I love this guest post from Celine at Family Can Travel. We “met” on Instagram and have been following each other’s adventures around the globe. Our families like to do the same thing: travel and explore outdoors. This post on outdoor activities in Kyoto has me desiring a trip to Japan.
As an active family who loves to be outdoors, we were pleasantly surprised to learn how we could incorporate this into our time in Japan. Our kids may feel differently, but we get extra excited when we can combine being active with cultural experiences.
The more research we did into Kyoto, the more we knew we wanted to spend the majority of our two-week trip there instead of Tokyo. As we eagerly added hikes to our itinerary, we also knew our time would have to be split with giving our three-year-old and 14-month-old time to be kids and play. Thankfully, we had very few issues making this a reality in Kyoto and felt like we were able to keep everyone happy during our time there.
Here are our favorite hikes and places to see in Kyoto:
Fushimi Inari Shrine
The Fushimi Inari Shrine is one of the top visited sites in Kyoto and is not to be missed. The trail up Inari Mountain starts through thousands of torii gates. This trail is mostly stairs all the way up to the Yotsutsuji intersection and beyond, but it makes for easy hiking. You’ll find most people turn around at the Yotsutsuji intersection, but it’s worth it to keep going. Once past this point the crowd thins out and you’ll enjoy hiking through the trees. There are some temple complexes worth walking through at the top as well.
Tip: Take advantage of jet lag and arrive early. The Fushimi Inari Shrine gets very crowded.
Arashiyama Bamboo Forest
Standing amongst the towering bamboo stalks is such a unique experience and makes the Arashiyama Bamboo grove another of the top sites visited in Kyoto. Arashiyama Bamboo Forest won’t take you long to walk through, but it’s still worth a visit. On a nice day, you can continue on to Arashiyama Park for some stunning views and a walk along the Ōi River.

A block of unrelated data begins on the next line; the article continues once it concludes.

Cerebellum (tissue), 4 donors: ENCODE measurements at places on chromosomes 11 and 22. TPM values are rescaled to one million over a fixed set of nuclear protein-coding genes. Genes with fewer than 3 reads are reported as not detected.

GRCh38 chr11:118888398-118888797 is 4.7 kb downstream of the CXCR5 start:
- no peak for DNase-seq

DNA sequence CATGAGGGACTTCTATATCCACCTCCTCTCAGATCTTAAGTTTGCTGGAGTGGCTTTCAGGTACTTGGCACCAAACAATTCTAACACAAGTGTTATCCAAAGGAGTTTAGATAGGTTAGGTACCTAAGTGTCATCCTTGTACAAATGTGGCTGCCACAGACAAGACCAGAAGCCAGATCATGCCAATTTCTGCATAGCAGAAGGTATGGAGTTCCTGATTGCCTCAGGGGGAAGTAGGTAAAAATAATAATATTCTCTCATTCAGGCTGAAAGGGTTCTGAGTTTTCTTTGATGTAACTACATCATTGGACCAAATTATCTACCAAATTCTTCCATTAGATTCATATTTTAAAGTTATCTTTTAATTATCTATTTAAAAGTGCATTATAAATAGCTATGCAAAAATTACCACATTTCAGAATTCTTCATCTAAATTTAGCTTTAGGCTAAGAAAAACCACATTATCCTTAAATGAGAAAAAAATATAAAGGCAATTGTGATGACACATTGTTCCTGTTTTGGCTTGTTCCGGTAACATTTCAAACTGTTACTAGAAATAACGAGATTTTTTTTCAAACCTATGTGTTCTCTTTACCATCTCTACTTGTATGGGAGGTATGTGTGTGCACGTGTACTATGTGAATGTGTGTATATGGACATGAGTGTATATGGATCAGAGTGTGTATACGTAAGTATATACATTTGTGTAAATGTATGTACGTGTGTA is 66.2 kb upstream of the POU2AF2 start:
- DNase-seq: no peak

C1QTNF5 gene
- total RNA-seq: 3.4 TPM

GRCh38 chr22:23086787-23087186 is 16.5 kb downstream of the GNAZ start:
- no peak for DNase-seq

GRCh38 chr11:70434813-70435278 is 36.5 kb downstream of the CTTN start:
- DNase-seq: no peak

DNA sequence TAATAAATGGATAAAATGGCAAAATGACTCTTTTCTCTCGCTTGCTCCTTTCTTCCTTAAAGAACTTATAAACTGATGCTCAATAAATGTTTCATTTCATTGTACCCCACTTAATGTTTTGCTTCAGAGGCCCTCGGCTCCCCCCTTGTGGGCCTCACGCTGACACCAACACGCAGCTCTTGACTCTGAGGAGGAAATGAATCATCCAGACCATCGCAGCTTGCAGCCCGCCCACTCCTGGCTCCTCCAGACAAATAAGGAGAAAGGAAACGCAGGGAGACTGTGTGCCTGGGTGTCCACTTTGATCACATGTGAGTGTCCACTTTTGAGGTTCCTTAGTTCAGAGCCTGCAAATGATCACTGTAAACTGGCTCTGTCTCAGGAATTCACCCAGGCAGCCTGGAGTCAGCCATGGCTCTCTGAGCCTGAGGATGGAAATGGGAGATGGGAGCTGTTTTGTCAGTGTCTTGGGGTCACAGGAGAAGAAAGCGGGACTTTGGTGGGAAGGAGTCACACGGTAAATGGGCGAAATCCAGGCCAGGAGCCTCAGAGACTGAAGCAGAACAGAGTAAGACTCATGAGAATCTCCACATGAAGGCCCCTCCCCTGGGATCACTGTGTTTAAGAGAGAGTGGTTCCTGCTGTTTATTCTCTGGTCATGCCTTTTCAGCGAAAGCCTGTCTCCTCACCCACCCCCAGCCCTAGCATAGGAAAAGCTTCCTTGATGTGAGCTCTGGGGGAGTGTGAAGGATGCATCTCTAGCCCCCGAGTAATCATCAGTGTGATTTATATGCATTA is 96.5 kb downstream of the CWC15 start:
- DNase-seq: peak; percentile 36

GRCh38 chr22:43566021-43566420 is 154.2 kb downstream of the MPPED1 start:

Monkey Park Iwatayama
The Monkey Park Iwatayama is home to over 100 macaque monkeys. Since we weren’t looking to visit any other temples on this day, we decided that pairing the Monkey Park Iwatayama with the Arashiyama Bamboo Forest would make for the perfect day outing. The hike up to the monkey park is steep but it’s short. At the top, you can feed the monkeys from inside a building. Some of the monkeys can be aggressive so it’s important to keep a close eye on small children, especially when walking around at the top. The staff do a great job at keeping an eye on the monkeys and warn you which ones to steer clear of.
Hiking up Mt. Daimonji-yama
Hiking up Mt. Diamonji-yama is a short hike with great views of Kyoto. Mt. Diamonji has some significance to the Obon Festival that takes place in Kyoto every August. Part of this festival is five bonfires lit on the mountainsides that surround Kyoto, Mt. Diamonji being one of them that you can see throughout the city. Another reason to add a hike up Mt. Diamonji is that it’s close to Ginkakuji and the Philosopher’s Path, making for a full day adventure. Hiking up this trail, you instantly feel in nature and on a clear day the views from the top are worth every step!
We saved our stop at Ginkaku-ji (Silver Pavilion) until we descended from our hike up Mt. Diamonji. We had stopped here first, but there were large school groups waiting to go in. We found it to be equally as busy when we came back. Nonetheless, the crowds didn’t take away from the peaceful feeling of walking around Ginkaku-ji. It was one of the most beautiful temple gardens we walked through in Kyoto.